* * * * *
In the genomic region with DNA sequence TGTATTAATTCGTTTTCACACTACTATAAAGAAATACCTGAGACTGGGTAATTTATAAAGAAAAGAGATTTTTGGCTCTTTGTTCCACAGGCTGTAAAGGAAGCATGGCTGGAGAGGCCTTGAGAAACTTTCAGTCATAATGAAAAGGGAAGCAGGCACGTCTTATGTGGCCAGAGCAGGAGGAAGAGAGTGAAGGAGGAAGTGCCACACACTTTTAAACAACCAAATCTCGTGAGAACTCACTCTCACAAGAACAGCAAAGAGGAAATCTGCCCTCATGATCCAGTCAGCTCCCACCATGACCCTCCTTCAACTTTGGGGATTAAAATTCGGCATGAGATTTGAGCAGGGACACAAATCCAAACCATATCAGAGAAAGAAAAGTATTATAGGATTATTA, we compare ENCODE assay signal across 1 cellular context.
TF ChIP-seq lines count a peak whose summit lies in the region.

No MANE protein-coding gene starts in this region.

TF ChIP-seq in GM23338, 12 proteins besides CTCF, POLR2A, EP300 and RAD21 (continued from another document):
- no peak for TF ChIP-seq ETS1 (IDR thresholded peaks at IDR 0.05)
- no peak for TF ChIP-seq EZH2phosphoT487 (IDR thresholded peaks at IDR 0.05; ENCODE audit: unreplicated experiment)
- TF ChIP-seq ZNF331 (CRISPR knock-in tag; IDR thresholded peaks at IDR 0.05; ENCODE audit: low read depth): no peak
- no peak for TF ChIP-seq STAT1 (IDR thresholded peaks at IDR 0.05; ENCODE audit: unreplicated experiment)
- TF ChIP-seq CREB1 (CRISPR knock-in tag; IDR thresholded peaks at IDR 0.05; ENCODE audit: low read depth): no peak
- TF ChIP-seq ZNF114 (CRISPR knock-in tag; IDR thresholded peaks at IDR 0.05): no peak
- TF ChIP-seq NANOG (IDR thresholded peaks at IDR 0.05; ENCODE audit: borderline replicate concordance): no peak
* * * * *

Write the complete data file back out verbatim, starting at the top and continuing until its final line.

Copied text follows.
In the genomic region with DNA sequence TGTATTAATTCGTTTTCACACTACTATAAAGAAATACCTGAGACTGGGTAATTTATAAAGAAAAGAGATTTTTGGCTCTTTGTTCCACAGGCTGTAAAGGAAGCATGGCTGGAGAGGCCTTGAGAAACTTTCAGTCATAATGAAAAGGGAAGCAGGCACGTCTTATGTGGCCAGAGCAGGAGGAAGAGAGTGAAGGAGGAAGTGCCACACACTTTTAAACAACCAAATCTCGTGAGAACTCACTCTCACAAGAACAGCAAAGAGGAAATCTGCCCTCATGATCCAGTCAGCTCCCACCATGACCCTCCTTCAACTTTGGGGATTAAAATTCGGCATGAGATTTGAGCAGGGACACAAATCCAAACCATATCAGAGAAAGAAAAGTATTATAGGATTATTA, we compare ENCODE assay signal across 1 cellular context.
TF ChIP-seq lines count a peak whose summit lies in the region.

No MANE protein-coding gene starts in this region.

TF ChIP-seq in GM23338, 12 proteins besides CTCF, POLR2A, EP300 and RAD21 (continued from another document):
- no peak for TF ChIP-seq ETS1 (IDR thresholded peaks at IDR 0.05)
- no peak for TF ChIP-seq EZH2phosphoT487 (IDR thresholded peaks at IDR 0.05; ENCODE audit: unreplicated experiment)
- TF ChIP-seq ZNF331 (CRISPR knock-in tag; IDR thresholded peaks at IDR 0.05; ENCODE audit: low read depth): no peak
- no peak for TF ChIP-seq STAT1 (IDR thresholded peaks at IDR 0.05; ENCODE audit: unreplicated experiment)
- TF ChIP-seq CREB1 (CRISPR knock-in tag; IDR thresholded peaks at IDR 0.05; ENCODE audit: low read depth): no peak
- TF ChIP-seq ZNF114 (CRISPR knock-in tag; IDR thresholded peaks at IDR 0.05): no peak
- TF ChIP-seq NANOG (IDR thresholded peaks at IDR 0.05; ENCODE audit: borderline replicate concordance): no peak